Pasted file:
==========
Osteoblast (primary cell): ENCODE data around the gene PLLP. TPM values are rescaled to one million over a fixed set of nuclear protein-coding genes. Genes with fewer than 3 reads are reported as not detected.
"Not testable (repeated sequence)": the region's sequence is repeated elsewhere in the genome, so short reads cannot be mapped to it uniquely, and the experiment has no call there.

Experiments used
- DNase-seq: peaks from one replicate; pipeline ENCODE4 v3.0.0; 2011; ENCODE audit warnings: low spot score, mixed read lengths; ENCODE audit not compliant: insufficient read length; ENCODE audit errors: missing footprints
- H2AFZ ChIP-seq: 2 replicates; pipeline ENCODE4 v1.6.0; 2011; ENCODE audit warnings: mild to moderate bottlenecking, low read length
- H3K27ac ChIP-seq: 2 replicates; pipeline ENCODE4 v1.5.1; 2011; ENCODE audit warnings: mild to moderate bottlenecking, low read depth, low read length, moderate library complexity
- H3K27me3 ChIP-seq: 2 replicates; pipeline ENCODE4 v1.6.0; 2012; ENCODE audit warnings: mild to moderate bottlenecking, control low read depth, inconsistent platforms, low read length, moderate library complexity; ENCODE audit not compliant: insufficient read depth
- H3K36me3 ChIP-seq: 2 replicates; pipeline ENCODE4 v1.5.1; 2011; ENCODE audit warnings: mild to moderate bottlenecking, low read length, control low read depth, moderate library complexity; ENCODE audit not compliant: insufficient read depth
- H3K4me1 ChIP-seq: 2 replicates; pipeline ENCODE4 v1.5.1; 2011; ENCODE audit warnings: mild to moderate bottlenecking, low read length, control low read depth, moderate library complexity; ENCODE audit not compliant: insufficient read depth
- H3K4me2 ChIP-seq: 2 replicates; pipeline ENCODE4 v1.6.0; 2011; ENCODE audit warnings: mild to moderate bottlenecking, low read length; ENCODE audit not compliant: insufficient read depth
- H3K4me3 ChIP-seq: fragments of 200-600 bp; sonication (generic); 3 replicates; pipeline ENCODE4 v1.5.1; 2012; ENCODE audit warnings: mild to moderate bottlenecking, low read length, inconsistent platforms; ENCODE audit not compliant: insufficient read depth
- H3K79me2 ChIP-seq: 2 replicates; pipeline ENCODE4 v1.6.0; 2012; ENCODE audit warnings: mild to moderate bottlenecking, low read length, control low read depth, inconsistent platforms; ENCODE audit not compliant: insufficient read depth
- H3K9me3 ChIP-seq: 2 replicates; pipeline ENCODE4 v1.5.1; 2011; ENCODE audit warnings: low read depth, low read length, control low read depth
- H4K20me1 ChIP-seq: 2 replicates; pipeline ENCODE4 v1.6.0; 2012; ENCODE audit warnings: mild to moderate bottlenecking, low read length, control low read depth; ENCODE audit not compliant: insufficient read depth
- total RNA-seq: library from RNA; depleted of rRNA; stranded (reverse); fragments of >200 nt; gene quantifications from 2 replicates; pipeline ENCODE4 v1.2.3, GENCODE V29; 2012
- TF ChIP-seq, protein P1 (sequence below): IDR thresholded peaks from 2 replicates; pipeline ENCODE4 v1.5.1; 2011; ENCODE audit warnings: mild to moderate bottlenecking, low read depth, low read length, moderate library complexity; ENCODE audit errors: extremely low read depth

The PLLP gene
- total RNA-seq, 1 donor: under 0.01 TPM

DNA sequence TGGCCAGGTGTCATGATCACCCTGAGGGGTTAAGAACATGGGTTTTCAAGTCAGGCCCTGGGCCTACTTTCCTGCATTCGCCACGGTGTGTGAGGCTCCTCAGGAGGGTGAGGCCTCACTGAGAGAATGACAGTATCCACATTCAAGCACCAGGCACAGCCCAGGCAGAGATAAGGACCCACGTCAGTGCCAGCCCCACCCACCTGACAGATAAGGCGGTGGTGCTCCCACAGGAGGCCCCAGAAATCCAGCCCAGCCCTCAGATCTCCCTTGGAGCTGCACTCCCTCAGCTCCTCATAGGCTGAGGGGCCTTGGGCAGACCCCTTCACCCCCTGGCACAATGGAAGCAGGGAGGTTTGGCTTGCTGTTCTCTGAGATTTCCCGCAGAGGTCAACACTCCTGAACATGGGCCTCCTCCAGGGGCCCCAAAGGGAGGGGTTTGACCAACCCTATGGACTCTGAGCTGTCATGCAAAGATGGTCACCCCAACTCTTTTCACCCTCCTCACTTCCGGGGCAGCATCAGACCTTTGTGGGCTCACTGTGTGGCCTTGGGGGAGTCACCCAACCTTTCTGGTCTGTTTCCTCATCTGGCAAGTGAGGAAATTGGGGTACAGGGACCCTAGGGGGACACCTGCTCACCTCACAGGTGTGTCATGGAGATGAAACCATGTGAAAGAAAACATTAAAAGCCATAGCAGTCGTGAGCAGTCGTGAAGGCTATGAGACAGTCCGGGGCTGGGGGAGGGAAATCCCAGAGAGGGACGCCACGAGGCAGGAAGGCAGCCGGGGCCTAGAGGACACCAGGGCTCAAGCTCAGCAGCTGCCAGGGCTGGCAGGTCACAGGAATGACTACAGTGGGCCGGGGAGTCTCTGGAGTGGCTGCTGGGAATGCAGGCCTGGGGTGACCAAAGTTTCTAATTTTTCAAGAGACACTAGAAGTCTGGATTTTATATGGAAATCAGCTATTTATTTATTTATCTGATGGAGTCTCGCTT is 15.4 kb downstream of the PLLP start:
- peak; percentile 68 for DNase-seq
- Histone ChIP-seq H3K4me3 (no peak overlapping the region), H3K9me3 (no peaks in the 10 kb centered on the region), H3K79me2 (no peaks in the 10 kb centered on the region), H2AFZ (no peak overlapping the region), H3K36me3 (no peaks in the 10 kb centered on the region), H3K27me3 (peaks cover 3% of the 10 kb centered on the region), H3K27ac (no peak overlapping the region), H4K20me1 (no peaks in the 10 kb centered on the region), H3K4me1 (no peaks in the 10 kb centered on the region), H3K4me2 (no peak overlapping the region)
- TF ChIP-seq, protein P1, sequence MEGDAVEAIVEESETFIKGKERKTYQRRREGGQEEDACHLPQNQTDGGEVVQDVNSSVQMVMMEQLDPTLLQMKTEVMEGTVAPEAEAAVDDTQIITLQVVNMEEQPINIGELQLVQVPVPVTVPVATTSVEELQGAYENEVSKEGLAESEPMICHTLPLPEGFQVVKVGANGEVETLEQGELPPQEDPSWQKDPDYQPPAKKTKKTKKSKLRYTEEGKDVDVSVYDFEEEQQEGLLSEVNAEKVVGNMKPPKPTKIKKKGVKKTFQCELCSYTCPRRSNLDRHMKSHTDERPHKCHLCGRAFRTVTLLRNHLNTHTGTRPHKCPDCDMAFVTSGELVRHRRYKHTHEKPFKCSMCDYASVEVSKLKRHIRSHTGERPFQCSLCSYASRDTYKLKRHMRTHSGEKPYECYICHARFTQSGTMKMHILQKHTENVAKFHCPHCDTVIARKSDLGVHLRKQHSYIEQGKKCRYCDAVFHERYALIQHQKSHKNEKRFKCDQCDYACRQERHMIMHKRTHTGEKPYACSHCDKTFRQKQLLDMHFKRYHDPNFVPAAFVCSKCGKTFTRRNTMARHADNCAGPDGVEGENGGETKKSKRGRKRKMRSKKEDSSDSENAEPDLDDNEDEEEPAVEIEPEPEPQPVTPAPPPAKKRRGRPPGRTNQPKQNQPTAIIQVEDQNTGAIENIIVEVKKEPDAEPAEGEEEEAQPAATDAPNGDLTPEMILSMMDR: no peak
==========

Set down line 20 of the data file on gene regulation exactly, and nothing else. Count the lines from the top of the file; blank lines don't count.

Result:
- peak; percentile 68 for DNase-seq